In summation, the adolescent faces a reality that is quickly ever changing and creating a dynamic in which it can cause a person to become imbalanced and to become unsure of who they are. Social media has created a new level of social pressures that have never been seen before. It seems the degree in which this has happened correlates with the severity of drug use that has been outlined in this article. Yet there is hope. If your child is altering their mood state, there are things you can do. Just remember you are not alone and there are ways of helping yourself and your child.
Here are some suggestions that are recommended:
- Don’t buy into the myth that because it is legal in some states that it is not bad.
- If you child says that it is helping them concentrate let them know that there are other ways to help their concentration improve and the use of illegal substance is not one of them.
- Help your child visualize a future that is best for them. Not the one that you have for them but the one that they can best experience the use of all their natural talents.
- Any friend of theirs who uses drugs should be ruled out of their life immediately. A person cannot find sobriety when their friends are using drugs. Let them know that you have compassion for those friends but the health of your child comes first.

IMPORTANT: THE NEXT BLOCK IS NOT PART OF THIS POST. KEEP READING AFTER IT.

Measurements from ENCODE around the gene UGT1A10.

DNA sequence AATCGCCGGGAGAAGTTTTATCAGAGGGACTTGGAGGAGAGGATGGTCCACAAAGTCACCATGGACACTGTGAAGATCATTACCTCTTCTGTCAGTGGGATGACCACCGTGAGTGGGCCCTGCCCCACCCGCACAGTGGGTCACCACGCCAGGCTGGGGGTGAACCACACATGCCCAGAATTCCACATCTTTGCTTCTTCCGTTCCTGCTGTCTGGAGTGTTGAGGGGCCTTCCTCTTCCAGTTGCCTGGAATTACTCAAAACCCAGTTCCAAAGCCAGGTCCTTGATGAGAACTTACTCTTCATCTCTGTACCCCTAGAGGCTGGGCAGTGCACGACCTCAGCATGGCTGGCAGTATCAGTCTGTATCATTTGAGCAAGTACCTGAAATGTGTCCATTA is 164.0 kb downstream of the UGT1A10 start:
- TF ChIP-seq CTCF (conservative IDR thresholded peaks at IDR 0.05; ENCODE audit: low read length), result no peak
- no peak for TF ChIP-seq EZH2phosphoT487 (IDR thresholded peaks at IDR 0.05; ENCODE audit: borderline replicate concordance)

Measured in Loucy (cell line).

- Influence who they choose as friends if you can. Find healthy activities and you will find healthy people for your child to be around.
- Don’t ever give up. The future of any adolescent who is using, is in peril. The rate of success for children getting off drugs increases exponentially when a parent is involved.
- Seek professional help. There is a treatment program somewhere that will meet you and your child’s needs. Make sure that you meet with anyone who is going to be working with you child.
- Just remember that your child’s soul is pure, they are just doing something that is bad for them. They just need to stop harmful behavior and begin a healthy lifestyle.
Jeff Bullock is a licensed chemical dependency counselor at Access Counseling Group with locations in Frisco and Plano Texas.